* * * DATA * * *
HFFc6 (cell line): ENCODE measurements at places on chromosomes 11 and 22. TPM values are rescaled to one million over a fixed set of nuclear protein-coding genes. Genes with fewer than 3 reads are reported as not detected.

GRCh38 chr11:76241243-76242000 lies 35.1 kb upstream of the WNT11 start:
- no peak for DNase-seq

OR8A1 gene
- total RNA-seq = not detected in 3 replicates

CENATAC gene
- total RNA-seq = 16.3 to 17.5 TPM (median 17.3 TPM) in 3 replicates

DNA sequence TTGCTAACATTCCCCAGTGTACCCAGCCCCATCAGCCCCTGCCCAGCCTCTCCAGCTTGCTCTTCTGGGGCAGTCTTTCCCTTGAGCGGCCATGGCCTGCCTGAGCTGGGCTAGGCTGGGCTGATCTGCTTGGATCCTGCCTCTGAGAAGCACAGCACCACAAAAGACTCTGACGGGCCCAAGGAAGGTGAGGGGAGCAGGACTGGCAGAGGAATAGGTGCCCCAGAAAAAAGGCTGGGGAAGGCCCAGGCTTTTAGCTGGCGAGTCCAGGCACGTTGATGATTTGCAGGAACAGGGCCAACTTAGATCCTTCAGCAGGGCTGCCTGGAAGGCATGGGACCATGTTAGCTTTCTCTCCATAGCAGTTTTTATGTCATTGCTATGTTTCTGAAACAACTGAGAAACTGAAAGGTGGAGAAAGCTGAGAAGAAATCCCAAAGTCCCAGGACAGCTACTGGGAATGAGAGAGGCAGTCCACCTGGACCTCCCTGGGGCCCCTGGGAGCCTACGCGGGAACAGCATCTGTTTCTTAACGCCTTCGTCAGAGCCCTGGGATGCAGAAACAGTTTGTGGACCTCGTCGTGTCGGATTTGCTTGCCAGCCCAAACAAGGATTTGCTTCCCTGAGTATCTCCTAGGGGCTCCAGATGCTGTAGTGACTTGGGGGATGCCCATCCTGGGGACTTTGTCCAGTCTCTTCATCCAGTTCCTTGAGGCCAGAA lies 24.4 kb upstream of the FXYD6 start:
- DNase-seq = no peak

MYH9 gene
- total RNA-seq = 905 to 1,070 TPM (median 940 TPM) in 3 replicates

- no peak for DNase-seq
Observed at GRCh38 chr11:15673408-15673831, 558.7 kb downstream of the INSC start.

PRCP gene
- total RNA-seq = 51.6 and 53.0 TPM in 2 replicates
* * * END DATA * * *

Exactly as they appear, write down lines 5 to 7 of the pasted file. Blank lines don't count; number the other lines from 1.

- total RNA-seq = not detected in 3 replicates

CENATAC gene
- total RNA-seq = 16.3 to 17.5 TPM (median 17.3 TPM) in 3 replicates